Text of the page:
This is the Rationalist Society of Australia’s submission to the Senate Standing Legal and Constitutional Affairs Legislation Committee on the inquiry into the Constitution Alteration (Freedom of Expression and Freedom of the Press) 2019.
The Rationalist Society of Australia is Australia’s oldest freethought group, promoting the use of evidence and reason in public policy since 1906. The RSA bases its policies on universal human values, shared by most religious and non-religious people. We support the democratic ideals of freedom of the individual, equality before the law, and a secular society that neither privileges nor discriminates against people because of their religion or belief.
The RSA supports the principle underlying this proposed alteration of the Constitution. Freedom of expression, subject to limitations that are reasonable and justifiable in an open, free and democratic society, is vital to democracy and freedom.
The proposal broadly reflects Article 19 of the International Covenant on Civil and Political Rights, which states:
1. Everyone shall have the right to hold opinions without interference.
2. Everyone shall have the right to freedom of expression; this right shall include freedom to seek, receive and impart information and ideas of all kinds, regardless of frontiers, either orally, in writing or in print, in the form of art, or through any other media of his choice.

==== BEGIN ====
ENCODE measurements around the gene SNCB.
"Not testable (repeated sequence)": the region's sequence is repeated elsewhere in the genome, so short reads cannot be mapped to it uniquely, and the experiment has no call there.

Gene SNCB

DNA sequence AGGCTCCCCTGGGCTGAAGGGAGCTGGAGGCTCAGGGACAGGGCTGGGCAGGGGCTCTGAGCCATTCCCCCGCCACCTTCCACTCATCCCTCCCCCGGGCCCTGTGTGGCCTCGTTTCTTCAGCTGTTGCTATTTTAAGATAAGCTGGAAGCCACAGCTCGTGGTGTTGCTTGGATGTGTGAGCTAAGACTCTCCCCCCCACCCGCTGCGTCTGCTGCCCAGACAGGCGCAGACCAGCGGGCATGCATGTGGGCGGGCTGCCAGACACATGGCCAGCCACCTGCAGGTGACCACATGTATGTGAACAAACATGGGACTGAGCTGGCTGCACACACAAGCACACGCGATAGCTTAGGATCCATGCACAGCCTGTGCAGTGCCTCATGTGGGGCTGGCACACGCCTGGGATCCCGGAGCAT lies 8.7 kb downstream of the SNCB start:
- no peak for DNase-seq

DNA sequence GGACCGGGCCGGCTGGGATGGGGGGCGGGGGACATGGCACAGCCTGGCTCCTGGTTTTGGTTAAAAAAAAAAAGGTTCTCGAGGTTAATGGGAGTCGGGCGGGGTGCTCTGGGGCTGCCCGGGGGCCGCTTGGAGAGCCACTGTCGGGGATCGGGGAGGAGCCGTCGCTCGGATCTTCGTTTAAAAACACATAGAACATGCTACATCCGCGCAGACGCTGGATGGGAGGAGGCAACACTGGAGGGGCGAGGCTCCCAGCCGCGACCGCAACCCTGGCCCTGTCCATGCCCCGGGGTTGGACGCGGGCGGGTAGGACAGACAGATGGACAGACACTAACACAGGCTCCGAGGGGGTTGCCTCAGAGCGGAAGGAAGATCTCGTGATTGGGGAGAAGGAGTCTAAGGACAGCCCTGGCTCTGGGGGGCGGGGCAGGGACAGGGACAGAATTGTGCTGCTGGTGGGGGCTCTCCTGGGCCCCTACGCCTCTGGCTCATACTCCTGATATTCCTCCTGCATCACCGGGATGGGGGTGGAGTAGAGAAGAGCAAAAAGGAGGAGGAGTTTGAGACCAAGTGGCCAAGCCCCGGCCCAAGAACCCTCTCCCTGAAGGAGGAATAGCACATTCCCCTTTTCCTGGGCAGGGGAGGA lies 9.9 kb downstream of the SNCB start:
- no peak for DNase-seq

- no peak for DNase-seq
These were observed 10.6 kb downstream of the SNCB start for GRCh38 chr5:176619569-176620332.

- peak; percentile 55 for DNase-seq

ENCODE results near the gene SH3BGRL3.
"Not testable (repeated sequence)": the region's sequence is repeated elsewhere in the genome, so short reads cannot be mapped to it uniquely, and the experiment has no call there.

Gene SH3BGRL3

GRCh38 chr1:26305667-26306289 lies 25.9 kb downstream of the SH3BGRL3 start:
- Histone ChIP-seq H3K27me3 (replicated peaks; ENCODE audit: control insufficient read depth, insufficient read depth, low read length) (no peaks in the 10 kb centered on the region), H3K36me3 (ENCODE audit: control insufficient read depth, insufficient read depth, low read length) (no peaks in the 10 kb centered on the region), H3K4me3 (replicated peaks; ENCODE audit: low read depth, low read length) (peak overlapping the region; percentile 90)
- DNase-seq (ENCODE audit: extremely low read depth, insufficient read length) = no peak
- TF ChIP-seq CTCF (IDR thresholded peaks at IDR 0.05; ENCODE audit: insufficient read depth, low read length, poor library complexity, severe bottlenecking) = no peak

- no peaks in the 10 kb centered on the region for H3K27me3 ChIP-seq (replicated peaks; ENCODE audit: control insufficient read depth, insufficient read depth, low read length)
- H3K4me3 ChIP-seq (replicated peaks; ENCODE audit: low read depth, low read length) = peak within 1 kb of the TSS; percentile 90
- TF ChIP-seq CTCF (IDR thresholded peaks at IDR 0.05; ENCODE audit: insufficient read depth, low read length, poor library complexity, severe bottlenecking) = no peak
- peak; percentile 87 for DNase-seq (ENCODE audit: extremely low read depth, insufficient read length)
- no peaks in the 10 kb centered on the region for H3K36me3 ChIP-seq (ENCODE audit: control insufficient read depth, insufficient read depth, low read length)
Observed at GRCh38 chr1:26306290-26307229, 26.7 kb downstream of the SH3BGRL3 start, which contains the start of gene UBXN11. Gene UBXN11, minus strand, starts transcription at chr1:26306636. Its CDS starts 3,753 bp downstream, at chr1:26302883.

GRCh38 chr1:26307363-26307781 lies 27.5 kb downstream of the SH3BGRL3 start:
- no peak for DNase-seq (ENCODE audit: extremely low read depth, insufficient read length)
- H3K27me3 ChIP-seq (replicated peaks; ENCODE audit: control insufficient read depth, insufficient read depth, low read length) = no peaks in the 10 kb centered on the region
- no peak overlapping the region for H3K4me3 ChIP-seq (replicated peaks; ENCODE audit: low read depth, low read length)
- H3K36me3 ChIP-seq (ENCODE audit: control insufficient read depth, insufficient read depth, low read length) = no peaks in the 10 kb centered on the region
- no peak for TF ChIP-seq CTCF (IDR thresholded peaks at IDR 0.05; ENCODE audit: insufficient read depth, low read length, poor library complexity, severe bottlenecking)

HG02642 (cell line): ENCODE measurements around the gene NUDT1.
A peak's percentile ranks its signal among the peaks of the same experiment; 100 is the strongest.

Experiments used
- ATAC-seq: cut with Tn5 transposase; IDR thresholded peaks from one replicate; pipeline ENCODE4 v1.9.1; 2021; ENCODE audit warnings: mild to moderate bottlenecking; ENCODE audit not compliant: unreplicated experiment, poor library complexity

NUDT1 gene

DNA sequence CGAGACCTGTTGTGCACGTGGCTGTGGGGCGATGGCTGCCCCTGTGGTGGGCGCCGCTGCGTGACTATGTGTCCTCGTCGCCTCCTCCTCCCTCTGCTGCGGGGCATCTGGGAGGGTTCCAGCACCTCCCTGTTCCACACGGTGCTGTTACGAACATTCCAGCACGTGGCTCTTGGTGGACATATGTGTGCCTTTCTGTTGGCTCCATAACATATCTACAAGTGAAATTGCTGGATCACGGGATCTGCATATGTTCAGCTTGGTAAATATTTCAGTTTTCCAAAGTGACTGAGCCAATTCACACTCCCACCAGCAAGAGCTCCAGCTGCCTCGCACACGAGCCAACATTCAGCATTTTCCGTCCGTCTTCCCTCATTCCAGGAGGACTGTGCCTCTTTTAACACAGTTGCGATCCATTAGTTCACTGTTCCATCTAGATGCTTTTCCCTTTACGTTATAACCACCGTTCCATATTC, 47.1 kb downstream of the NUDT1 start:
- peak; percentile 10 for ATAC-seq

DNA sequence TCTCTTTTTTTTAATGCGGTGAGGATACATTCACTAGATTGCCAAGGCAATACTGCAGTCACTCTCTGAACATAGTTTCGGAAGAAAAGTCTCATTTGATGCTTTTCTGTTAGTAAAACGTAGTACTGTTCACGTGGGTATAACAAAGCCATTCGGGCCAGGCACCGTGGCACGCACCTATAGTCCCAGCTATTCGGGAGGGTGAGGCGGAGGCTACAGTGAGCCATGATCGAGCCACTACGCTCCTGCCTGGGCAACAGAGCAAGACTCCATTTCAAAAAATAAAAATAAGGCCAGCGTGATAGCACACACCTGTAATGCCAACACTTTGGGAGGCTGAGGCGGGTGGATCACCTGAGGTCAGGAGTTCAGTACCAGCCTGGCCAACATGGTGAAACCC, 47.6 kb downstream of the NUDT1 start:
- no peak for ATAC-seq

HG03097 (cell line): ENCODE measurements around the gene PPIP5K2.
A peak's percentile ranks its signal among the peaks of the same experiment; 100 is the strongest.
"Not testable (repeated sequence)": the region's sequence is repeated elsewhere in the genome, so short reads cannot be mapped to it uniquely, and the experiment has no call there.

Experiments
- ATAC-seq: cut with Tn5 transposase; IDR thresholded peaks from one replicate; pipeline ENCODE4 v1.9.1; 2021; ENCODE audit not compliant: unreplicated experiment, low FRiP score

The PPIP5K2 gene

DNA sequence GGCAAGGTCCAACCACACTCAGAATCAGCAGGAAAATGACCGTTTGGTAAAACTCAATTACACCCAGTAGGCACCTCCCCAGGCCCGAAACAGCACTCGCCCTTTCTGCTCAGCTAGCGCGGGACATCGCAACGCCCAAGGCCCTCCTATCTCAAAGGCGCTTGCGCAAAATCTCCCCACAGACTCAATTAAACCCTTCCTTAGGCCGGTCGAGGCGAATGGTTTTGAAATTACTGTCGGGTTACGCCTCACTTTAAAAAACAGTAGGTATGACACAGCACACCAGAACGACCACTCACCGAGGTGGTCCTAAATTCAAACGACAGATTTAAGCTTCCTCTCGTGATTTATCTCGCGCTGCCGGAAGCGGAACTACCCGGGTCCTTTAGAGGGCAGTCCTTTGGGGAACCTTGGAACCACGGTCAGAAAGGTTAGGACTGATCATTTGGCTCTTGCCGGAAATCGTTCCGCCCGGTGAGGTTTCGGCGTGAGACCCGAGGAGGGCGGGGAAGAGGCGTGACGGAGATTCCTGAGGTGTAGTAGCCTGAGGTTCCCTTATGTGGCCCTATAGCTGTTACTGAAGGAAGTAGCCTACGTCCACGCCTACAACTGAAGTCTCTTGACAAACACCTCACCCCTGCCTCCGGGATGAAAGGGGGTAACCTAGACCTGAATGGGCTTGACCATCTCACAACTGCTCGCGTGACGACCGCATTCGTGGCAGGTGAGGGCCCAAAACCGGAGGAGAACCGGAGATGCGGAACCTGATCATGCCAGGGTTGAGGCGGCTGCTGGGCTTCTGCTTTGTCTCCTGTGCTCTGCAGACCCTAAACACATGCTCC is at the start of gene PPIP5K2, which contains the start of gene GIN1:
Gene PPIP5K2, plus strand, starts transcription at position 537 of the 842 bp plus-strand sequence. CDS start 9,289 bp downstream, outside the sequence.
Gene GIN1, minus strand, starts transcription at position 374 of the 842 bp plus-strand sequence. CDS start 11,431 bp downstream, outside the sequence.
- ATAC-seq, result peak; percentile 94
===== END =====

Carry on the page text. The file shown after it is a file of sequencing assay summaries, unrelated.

3. The exercise of the rights provided for in paragraph 2 of this article carries with it special duties and responsibilities. It may therefore be subject to certain restrictions, but these shall only be such as are provided by law and are necessary:
- (a) For respect of the rights or reputations of others;
- (b) For the protection of national security or of public order (ordre public), or of public health or morals.
The RSA recognises that the proposed alteration of the Constitution is unlikely to progress. If this Committee recommends that the proposed alteration of the Constitution not progress, the RSA urges the Committee to turn its mind to other mechanisms for better protecting freedom of expression in Australia.
Such mechanisms might include making recommendations:
1. That the role and powers of the Senate Scrutiny of Bills Committee be expanded to enable the Committee:
- To require the personal attendance of a Minister to answer questions about the human rights impacts of government Bills.
- To undertake more detailed and extensive analyses of the human rights impacts of Bills by increasing the number of legally trained staff working for the Committee.
2. That an independent review be undertaken (perhaps by the Australian Human Rights Commission) of the Human Rights (Parliamentary Scrutiny) Act 2011 (Cth) and of the quality of statements of compatibility accompanying Bills and disallowable instruments.
We trust this submission is of assistance.
Dr Meredith Doig OAM
President, Rationalist Society of Australia
21 August 2021